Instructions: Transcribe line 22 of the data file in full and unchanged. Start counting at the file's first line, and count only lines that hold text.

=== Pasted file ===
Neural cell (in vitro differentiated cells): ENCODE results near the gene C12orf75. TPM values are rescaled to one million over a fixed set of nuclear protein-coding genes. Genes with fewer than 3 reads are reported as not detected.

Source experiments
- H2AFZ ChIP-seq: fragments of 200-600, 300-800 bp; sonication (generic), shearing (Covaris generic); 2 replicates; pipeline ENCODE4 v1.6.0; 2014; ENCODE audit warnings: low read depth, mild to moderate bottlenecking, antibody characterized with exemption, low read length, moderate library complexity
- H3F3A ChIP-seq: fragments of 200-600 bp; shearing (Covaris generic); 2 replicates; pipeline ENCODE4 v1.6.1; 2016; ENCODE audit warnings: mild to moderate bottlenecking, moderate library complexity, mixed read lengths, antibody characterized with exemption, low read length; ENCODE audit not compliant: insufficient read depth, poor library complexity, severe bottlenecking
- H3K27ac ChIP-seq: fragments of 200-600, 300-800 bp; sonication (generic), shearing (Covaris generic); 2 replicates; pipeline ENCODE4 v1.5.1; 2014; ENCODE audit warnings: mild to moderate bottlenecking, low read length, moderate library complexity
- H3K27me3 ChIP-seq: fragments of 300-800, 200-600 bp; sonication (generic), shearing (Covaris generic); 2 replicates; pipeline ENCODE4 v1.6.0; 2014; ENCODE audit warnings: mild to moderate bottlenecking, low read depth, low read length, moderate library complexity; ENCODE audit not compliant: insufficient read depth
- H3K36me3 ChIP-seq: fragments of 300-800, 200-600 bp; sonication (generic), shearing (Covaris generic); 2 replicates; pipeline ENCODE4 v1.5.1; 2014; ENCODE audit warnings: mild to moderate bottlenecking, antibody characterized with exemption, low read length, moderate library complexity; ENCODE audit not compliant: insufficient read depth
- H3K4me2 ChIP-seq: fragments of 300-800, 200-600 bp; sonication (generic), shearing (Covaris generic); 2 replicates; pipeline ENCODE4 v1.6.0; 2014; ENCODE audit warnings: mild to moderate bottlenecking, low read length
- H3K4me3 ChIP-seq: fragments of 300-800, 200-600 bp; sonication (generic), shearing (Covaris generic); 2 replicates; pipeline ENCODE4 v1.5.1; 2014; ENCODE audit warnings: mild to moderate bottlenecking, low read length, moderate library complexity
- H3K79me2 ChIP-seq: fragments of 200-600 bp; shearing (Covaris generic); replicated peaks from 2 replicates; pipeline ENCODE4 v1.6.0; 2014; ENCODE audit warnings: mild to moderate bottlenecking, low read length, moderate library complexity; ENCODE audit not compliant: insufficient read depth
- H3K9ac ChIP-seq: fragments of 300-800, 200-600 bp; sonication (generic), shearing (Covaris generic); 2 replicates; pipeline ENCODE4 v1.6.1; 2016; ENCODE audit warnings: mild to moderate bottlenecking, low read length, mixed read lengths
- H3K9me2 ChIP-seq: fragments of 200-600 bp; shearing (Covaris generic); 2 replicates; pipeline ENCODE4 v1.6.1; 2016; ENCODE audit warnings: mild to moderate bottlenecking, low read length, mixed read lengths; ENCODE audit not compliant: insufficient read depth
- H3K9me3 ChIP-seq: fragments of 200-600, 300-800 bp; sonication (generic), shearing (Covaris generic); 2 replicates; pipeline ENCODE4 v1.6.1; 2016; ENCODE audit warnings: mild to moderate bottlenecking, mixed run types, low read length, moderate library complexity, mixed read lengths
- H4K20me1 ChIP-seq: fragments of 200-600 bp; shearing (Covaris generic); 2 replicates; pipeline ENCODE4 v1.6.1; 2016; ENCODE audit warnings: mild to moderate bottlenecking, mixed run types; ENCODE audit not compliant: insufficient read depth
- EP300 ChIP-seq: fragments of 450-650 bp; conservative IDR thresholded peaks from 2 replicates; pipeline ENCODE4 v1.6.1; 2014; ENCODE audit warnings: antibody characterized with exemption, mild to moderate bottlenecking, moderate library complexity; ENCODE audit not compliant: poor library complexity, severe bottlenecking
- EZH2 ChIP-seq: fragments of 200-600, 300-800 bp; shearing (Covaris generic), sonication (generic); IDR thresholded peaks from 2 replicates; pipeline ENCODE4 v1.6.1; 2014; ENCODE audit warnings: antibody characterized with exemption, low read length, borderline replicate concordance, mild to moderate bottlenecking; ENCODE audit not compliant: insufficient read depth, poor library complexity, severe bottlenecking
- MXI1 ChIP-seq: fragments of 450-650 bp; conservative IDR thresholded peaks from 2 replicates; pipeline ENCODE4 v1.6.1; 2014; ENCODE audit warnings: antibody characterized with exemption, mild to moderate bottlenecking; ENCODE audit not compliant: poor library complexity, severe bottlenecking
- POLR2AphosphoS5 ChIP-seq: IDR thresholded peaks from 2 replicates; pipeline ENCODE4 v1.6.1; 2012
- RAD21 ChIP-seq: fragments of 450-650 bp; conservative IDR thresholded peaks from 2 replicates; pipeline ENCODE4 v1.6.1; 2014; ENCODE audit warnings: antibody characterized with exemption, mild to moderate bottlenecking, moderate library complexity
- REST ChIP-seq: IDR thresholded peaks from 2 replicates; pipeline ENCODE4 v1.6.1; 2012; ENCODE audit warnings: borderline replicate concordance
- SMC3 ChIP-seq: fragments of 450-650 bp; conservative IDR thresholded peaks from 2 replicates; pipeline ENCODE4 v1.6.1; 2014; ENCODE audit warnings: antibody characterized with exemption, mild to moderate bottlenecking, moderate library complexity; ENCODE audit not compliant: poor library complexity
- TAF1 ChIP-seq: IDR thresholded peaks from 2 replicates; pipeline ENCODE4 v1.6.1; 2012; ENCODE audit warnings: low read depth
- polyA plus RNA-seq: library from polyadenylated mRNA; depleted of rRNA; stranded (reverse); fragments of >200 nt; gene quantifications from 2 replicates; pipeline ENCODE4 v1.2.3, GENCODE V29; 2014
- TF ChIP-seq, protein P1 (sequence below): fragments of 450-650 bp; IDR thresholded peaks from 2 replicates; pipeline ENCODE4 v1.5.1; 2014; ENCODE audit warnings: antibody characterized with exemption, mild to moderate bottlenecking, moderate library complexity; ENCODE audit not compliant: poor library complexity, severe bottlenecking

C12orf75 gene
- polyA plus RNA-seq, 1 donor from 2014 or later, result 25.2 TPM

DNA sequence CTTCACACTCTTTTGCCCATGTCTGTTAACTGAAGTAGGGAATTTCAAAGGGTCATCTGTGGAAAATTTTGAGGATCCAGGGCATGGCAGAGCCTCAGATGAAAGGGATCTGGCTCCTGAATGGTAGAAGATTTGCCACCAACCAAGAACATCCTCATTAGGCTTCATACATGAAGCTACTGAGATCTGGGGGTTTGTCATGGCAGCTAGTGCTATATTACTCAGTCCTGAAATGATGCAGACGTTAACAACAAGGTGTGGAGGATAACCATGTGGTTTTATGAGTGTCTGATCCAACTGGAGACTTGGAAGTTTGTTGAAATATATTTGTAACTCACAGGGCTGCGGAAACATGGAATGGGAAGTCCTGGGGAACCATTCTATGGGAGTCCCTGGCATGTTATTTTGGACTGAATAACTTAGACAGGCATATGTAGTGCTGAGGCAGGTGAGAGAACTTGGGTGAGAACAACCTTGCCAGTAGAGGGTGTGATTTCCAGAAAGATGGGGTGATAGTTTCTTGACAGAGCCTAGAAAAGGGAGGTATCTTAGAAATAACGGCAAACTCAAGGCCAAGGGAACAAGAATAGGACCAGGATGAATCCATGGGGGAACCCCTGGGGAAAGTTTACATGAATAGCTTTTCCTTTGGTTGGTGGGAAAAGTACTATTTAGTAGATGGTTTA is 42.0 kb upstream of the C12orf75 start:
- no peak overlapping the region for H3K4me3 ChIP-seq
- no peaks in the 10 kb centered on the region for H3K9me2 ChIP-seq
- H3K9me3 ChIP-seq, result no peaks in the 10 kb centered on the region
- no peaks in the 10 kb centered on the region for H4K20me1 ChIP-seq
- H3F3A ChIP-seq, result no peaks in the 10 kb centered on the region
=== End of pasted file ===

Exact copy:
- TAF1 ChIP-seq: IDR thresholded peaks from 2 replicates; pipeline ENCODE4 v1.6.1; 2012; ENCODE audit warnings: low read depth